In the past, when I attended professional networking or other gala type events, I always introduced myself as a Management Information Systems student who has a passion for technology and consulting. I kept it as straightforward and as professional as possible, thinking that adding any personal traits would only hinder others from understanding my professional persona. However, outside of these events, I am known as a sports enthusiast – I play soccer and basketball if the weather permits, snowboard during the winter, and occasionally I go fishing to enjoy nature (and hoping to catch dinner).
While these two personas perfectly describe who I am, I have had the tendency to keep them separate because, in reality, combining the two and make a living seemed unlikely. That is why it took me by surprise when Mike Cornford, my business mentor, told me about an opportunity from Mitacs to conduct an academic research project abroad on ANY topic of interest as long as it aligns with my field of study. After I inquired about the program further with the Mitacs representative and the SFU International Co-op Coordinator, Amy Lee, I enrolled in the program and was able to declare it as a self-directed co-op.
The unique thing about Mitacs’ program is that I had the autonomy to create my own project as long as there were two faculty members, one from Canada and one from the designated country, interested in my project and willing to be my supervisors. I contacted my past and current professors to talk about the program, my interests, and to see if they would give me a positive reply. While it took some time, I was lucky to find a faculty member at SFU, Dr. Daniela Blettner, who was interested in my idea and introduced me to her colleagues working in Central, or Latin, America. My designation was Brazil and, because of this, I became certain about the topic of my study: soccer.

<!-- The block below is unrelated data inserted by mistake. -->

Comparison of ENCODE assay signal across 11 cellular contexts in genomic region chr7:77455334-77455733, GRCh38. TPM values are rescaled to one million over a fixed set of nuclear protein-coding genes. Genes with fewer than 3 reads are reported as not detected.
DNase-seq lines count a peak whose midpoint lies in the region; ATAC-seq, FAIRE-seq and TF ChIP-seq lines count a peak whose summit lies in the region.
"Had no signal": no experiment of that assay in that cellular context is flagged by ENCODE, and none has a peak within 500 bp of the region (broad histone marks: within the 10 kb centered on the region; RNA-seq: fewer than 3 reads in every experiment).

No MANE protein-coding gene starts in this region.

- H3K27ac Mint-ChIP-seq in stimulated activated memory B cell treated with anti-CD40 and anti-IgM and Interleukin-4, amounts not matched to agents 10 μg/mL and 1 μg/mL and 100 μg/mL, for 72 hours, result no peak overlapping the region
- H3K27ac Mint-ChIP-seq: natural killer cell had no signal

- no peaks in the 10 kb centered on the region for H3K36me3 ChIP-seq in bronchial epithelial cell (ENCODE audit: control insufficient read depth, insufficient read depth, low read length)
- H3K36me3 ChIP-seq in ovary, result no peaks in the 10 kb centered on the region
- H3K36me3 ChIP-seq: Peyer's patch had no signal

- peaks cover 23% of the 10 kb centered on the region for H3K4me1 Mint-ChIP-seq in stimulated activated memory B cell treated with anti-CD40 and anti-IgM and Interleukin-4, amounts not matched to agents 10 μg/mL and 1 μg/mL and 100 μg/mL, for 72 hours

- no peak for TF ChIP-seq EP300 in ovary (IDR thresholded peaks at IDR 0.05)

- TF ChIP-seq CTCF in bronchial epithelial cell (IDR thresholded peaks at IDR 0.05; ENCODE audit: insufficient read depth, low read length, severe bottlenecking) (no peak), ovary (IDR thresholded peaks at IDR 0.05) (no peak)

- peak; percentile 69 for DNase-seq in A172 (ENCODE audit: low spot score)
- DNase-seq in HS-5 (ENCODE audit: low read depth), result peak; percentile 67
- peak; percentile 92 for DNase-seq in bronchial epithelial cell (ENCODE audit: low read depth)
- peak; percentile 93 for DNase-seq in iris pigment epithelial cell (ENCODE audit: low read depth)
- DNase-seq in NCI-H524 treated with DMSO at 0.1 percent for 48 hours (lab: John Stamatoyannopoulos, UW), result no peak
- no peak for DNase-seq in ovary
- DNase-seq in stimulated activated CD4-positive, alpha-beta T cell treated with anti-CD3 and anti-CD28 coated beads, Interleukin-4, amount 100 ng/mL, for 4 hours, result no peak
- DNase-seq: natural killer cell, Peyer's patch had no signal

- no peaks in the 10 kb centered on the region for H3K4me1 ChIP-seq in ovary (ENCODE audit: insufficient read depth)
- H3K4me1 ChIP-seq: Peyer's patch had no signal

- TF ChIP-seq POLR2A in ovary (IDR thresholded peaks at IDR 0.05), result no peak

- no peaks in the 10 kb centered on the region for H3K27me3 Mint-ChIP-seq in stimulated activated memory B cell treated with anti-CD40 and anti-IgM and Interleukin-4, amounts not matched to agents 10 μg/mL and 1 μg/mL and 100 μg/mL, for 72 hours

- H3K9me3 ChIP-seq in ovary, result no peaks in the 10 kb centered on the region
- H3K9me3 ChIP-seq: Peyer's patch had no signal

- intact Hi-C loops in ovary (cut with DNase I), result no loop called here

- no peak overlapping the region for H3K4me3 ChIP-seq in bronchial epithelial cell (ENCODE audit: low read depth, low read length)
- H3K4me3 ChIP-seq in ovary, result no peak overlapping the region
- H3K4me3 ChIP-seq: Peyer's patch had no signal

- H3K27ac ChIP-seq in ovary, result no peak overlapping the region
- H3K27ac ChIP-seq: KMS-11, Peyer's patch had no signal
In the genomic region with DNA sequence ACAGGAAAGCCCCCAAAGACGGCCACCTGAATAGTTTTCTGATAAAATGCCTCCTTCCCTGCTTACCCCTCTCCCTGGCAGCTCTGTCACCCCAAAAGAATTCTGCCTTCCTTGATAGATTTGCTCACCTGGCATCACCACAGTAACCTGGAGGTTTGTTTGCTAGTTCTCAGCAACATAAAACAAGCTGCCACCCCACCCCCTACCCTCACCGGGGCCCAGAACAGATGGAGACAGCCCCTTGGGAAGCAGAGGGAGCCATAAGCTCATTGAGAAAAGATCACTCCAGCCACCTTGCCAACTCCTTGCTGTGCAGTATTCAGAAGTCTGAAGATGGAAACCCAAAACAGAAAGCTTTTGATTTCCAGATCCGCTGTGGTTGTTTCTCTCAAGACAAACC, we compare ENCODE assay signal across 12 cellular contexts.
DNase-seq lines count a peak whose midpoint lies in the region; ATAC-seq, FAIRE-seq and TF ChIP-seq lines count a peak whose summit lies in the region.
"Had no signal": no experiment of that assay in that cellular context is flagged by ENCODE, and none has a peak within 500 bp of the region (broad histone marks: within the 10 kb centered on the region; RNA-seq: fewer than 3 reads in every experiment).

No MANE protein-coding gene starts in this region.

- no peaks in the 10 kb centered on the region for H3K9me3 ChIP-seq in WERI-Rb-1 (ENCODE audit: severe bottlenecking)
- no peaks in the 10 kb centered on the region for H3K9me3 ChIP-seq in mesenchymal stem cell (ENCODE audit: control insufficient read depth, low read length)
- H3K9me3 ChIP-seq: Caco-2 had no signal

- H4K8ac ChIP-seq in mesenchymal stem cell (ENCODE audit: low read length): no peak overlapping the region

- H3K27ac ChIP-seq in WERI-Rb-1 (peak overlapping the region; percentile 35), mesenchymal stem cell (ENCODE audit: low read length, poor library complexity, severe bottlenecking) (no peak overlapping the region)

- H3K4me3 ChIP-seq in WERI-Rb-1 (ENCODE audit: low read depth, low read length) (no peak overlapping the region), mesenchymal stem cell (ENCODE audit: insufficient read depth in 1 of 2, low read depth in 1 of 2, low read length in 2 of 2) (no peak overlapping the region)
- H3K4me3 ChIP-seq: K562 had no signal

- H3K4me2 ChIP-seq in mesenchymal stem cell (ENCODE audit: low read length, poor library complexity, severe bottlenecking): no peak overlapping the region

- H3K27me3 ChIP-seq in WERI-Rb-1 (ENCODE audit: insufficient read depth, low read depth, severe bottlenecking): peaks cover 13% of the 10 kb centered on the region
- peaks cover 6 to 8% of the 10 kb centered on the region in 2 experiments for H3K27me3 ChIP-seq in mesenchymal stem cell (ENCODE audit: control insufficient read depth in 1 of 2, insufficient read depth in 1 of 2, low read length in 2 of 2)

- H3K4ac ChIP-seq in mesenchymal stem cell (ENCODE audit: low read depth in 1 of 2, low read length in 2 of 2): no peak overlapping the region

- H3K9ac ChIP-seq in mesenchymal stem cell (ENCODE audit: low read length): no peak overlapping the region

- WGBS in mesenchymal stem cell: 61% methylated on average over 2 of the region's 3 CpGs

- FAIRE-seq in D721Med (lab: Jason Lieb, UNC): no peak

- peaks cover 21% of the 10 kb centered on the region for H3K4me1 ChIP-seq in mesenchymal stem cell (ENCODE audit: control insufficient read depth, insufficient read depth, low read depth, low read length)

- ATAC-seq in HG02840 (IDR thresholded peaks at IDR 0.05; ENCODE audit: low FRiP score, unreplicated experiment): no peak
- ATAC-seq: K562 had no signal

I wanted to see how my expertise in Management Information Systems could bring positive contributions to soccer clubs in Brazil, and it took me a while to design a study that fits this concept. Finally, I planned to study how technology and data analytics can be used to make soccer clubs in Brazil more competitive with respect to field performance and business. I would conduct interviews with various stakeholders of the clubs who participated in one of the most prestigious national soccer tournaments in Brazil, Campeonato Brasileiro Série A, collect common stories based on the opportunities and challenges they are facing, understand their current technical level and possibilities to adopt data analytics, and prepare formal documentation to share these insights.
After identifying the project that I was going to do, I started to be more proactive in bringing it forward. I began cold e-mailing several local organizations in Vancouver, attended several professional networking events, asked for a private appointment with professionals in related industries, and applied for academic awards and grants. In doing each of these things, I talked about my project in hopes of gaining insights and perhaps sponsorship to raise research funds. Through all the effort, I gained valuable professional networks, advice and academic articles related to the project, in-kind sponsorship, and academic grants and sponsorship, which prepared me well for my departure. Through my pre-departure preparations, I gained confidence in this project and begun to see my plans start to take shape.
The SFU Co-op office and the OLC acknowledge the recent events that significantly impacted the Brazilian soccer community. Our heartfelt condolences go out to family, friends and fans of Associação Chapecoense de Futebol and all who have been affected by this tragedy.
Beyond the Blog
Christopher wrote and published an article on Mitacs' website as well. Read it here.